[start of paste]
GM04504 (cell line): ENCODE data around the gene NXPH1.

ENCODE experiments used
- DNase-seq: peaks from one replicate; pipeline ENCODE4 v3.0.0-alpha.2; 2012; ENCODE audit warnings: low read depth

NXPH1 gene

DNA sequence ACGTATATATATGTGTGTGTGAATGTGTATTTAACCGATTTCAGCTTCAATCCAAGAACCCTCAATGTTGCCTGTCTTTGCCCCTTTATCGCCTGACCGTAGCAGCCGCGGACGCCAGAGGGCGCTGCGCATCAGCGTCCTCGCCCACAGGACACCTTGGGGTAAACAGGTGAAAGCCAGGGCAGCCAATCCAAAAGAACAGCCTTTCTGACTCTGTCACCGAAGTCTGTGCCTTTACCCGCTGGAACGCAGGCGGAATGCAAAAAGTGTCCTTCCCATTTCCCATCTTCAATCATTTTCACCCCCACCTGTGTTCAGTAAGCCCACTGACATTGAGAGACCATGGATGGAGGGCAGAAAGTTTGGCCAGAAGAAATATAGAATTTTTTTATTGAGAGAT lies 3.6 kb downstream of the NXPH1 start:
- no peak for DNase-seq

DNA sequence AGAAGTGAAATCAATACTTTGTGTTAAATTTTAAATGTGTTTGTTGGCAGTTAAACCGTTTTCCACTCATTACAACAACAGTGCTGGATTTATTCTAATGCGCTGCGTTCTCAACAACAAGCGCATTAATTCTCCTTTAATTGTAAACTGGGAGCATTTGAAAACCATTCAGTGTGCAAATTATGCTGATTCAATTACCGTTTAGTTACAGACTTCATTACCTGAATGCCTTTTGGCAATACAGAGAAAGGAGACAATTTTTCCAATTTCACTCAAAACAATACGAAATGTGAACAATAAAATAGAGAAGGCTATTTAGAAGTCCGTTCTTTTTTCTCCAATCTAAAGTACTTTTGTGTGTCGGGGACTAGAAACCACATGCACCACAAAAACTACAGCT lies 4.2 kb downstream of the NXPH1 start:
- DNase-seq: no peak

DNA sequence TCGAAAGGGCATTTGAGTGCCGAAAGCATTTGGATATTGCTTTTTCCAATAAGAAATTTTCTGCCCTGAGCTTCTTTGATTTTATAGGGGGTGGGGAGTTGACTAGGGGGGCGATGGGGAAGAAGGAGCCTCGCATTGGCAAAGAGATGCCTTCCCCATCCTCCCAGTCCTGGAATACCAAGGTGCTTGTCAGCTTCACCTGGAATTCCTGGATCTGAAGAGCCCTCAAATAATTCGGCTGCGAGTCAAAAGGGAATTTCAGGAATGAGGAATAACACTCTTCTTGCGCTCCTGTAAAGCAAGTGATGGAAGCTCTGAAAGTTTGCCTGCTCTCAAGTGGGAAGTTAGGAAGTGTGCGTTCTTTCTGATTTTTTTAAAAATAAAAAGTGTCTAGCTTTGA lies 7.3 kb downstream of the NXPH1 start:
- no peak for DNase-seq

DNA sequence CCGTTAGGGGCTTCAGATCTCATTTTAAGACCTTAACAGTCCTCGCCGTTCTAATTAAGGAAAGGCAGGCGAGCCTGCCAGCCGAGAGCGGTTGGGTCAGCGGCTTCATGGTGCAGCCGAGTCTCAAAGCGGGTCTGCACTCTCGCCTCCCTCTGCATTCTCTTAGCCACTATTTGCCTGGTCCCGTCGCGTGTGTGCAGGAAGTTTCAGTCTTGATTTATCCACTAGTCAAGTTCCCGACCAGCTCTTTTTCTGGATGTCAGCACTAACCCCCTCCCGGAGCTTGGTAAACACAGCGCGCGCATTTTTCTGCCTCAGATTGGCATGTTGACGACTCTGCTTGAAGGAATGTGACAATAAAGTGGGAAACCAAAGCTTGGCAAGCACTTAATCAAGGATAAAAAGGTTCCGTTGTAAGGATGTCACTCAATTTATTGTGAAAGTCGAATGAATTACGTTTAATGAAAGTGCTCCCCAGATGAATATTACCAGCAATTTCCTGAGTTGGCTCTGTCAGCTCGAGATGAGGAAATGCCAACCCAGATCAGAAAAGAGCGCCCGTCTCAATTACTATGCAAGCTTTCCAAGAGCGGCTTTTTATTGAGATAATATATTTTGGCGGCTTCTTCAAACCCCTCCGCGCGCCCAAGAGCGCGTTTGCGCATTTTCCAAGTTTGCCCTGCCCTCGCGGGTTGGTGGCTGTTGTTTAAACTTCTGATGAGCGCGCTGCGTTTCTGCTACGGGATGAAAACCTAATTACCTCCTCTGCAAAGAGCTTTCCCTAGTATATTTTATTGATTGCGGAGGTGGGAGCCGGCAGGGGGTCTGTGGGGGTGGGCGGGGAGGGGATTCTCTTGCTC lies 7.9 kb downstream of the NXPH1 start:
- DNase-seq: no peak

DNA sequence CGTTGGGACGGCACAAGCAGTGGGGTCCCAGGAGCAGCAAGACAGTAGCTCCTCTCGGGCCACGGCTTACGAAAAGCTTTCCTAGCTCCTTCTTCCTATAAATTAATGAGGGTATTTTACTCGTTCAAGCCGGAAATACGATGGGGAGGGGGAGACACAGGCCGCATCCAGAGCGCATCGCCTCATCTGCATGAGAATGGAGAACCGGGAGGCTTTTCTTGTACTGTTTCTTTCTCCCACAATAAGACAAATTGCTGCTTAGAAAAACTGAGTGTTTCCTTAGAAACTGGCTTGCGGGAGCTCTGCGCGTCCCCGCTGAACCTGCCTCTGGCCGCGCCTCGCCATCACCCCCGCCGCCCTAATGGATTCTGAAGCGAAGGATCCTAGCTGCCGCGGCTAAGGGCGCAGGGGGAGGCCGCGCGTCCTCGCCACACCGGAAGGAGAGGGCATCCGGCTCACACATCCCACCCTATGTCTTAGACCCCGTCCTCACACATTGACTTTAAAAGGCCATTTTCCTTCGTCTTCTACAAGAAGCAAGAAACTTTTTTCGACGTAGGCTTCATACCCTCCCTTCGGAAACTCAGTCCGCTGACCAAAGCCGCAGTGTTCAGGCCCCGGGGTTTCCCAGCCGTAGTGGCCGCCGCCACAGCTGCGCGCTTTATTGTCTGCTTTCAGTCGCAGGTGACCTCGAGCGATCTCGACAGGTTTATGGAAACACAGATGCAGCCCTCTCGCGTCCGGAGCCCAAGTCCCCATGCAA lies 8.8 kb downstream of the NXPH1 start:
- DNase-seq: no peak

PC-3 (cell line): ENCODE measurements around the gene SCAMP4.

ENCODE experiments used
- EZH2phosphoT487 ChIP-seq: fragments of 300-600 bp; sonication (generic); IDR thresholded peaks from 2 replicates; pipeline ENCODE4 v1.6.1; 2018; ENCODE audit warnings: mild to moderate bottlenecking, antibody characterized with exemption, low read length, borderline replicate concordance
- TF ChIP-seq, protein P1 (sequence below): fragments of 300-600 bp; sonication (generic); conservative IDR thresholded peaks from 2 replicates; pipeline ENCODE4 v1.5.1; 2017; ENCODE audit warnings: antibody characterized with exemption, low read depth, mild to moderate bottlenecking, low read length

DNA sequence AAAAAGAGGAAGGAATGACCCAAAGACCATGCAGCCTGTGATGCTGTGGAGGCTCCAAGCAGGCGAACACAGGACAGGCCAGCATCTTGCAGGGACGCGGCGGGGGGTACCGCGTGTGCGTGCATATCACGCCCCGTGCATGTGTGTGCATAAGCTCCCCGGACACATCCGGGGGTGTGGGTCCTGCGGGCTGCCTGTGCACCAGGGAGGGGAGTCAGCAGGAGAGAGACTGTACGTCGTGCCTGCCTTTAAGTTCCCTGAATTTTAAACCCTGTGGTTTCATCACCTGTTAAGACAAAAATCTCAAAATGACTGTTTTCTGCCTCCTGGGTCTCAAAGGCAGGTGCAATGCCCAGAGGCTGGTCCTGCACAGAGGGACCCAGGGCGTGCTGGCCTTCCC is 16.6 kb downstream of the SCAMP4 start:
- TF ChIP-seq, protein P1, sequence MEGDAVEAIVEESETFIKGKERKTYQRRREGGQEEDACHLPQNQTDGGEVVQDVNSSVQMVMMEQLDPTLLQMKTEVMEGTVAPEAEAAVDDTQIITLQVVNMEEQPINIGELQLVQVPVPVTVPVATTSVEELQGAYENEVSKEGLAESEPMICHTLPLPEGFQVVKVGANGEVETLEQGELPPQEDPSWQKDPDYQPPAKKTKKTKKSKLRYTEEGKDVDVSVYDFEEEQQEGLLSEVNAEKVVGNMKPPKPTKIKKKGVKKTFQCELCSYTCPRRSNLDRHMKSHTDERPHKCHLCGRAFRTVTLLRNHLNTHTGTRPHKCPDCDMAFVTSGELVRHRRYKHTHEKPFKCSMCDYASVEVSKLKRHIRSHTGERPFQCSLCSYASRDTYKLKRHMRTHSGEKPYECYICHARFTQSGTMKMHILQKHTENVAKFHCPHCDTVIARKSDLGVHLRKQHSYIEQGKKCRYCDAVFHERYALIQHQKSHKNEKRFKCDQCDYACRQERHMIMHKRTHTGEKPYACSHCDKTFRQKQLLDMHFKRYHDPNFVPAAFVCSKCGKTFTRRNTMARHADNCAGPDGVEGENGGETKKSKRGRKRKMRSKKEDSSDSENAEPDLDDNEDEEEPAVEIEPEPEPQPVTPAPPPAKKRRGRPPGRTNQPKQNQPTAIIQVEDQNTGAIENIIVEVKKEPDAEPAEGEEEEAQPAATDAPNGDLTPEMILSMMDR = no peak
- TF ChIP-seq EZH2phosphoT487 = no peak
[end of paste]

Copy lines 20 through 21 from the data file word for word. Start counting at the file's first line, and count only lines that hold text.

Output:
- TF ChIP-seq, protein P1, sequence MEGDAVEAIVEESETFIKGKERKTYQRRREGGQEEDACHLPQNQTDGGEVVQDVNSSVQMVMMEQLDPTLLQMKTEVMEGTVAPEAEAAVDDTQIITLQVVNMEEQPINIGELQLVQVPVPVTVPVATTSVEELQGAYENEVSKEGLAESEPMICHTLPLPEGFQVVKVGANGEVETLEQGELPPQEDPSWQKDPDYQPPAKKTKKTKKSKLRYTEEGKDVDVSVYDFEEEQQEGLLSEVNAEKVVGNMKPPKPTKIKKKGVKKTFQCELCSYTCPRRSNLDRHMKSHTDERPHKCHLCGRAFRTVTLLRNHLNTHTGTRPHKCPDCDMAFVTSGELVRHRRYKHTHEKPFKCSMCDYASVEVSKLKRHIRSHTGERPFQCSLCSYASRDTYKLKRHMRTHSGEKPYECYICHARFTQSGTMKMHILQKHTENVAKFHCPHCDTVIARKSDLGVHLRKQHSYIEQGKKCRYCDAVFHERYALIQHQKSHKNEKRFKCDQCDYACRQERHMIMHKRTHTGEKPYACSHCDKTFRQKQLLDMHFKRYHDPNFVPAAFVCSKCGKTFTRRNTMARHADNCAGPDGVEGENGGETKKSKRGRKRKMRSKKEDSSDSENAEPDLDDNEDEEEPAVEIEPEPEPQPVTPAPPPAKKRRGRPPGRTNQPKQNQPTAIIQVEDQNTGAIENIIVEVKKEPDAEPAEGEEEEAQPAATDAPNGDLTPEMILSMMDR = no peak
- TF ChIP-seq EZH2phosphoT487 = no peak